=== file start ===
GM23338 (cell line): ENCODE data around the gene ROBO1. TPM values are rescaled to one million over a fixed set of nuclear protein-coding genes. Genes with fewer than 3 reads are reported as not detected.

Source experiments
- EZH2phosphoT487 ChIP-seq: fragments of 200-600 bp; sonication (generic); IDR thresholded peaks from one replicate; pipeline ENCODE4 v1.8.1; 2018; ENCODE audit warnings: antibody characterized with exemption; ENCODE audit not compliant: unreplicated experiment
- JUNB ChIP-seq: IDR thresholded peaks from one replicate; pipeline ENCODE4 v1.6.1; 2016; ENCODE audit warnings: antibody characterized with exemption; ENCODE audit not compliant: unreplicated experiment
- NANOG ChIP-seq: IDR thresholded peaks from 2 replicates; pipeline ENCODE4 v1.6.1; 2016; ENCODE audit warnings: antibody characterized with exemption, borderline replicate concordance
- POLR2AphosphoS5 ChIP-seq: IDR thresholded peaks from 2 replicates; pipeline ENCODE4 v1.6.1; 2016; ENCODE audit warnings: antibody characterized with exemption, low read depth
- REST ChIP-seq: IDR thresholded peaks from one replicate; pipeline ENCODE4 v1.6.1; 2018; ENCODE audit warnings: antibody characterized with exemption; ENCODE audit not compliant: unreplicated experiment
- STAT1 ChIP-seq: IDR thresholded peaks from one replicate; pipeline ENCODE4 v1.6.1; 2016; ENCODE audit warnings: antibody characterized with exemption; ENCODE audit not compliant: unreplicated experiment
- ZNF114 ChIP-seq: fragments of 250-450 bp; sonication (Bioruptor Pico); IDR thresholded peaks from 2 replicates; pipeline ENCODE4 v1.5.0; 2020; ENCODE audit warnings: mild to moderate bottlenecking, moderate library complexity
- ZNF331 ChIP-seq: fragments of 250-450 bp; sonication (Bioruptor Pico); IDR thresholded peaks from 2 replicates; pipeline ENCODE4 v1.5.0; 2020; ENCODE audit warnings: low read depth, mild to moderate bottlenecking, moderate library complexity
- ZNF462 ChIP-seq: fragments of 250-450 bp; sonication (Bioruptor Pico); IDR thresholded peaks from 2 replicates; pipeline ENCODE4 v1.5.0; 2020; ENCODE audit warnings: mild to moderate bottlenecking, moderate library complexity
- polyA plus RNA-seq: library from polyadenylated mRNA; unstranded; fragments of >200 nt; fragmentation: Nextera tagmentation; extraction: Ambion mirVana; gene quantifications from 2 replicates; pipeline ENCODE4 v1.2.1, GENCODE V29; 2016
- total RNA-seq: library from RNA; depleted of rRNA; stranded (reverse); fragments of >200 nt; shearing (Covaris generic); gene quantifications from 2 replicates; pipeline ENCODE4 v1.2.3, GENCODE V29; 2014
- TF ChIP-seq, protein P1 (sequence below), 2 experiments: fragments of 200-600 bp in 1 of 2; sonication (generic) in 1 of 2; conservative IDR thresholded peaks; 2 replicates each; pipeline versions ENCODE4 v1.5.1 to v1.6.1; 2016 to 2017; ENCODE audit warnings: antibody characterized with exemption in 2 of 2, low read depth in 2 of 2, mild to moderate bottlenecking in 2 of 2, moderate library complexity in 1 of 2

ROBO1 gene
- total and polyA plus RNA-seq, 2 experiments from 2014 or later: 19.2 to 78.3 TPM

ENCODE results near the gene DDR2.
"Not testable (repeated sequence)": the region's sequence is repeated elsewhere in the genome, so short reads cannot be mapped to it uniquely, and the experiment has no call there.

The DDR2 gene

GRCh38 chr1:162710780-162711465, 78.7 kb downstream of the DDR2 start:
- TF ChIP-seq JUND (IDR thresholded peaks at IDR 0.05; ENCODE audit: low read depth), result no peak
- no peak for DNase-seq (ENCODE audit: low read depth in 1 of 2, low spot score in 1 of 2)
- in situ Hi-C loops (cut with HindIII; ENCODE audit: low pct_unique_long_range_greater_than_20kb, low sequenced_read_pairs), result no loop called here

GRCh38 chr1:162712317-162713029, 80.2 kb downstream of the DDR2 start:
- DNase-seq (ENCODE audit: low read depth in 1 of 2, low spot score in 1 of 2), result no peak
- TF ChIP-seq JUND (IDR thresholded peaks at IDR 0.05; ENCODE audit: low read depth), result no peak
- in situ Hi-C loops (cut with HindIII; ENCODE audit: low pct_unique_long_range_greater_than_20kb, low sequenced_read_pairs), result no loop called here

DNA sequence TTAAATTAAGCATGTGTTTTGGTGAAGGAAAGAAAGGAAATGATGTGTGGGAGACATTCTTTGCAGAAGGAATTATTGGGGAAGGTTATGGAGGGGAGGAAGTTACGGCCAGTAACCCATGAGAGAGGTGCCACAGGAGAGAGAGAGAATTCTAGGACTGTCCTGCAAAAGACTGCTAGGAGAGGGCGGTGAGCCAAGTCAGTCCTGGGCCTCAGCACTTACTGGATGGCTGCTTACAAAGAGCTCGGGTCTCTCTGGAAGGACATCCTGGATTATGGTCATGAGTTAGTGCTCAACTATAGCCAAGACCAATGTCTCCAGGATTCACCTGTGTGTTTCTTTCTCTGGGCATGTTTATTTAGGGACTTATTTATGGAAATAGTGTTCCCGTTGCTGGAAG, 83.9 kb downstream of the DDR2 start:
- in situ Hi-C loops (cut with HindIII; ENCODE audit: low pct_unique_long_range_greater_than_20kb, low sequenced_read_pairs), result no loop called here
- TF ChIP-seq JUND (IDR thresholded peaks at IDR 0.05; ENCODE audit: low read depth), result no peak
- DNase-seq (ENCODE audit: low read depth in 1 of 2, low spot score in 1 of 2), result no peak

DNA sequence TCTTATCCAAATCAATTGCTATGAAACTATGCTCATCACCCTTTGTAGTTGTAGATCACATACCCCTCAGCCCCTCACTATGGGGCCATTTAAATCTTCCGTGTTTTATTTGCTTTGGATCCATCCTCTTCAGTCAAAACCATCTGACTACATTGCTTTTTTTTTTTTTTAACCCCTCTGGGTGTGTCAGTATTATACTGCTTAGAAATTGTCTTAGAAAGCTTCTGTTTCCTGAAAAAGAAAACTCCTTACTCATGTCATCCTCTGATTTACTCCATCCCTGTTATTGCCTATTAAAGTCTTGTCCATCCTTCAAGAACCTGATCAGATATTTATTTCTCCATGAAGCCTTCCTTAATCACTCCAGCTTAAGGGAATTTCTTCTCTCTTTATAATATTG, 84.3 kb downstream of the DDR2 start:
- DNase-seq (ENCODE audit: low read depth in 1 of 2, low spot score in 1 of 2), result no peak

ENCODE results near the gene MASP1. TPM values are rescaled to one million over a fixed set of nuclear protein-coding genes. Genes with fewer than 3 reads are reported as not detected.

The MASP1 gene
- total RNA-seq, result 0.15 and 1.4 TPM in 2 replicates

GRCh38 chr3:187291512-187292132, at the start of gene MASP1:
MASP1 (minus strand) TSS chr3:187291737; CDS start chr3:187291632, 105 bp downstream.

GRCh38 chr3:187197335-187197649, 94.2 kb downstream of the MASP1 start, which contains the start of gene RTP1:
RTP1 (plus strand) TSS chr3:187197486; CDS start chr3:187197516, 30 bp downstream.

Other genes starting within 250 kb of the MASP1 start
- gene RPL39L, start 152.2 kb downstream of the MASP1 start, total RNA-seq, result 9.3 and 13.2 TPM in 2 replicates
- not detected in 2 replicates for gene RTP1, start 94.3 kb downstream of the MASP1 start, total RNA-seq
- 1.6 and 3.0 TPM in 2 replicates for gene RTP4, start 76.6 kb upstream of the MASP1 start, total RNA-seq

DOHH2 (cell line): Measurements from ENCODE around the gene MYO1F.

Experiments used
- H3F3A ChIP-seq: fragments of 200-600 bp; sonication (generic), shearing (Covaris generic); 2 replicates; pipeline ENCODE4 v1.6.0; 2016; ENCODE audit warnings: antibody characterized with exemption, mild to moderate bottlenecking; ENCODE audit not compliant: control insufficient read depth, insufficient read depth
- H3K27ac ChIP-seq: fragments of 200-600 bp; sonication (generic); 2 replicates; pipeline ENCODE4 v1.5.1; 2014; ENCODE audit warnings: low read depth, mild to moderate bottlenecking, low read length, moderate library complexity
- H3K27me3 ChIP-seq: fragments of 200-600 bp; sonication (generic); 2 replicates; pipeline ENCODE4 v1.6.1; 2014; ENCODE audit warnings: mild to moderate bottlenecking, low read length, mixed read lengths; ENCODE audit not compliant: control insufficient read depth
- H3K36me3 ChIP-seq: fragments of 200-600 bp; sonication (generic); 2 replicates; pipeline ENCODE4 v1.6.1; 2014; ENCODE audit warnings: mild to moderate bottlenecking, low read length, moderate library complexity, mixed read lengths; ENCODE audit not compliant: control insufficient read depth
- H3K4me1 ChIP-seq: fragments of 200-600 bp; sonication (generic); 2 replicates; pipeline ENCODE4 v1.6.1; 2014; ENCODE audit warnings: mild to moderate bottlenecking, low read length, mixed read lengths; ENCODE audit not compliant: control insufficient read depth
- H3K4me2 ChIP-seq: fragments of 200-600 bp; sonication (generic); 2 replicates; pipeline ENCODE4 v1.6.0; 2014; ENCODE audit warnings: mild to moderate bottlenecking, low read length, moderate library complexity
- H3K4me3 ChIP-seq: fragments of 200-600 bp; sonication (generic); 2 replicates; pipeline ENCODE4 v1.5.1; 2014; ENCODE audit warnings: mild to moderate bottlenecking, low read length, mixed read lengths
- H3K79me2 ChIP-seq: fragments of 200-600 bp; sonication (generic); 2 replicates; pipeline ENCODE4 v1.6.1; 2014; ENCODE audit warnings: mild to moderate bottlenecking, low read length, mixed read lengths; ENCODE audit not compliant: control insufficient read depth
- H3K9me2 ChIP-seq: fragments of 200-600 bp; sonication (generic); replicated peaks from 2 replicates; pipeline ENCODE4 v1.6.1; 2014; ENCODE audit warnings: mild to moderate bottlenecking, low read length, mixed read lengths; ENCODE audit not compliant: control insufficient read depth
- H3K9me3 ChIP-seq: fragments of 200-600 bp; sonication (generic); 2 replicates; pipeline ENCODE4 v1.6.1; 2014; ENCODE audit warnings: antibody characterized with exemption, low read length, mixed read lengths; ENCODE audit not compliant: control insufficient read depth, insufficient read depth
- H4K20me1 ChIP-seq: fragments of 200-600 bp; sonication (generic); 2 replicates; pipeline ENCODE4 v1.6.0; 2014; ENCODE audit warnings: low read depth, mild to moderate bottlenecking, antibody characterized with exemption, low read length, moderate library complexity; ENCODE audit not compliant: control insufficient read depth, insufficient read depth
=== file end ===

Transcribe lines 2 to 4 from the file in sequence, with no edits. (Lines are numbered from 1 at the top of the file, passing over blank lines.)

Source experiments
- EZH2phosphoT487 ChIP-seq: fragments of 200-600 bp; sonication (generic); IDR thresholded peaks from one replicate; pipeline ENCODE4 v1.8.1; 2018; ENCODE audit warnings: antibody characterized with exemption; ENCODE audit not compliant: unreplicated experiment
- JUNB ChIP-seq: IDR thresholded peaks from one replicate; pipeline ENCODE4 v1.6.1; 2016; ENCODE audit warnings: antibody characterized with exemption; ENCODE audit not compliant: unreplicated experiment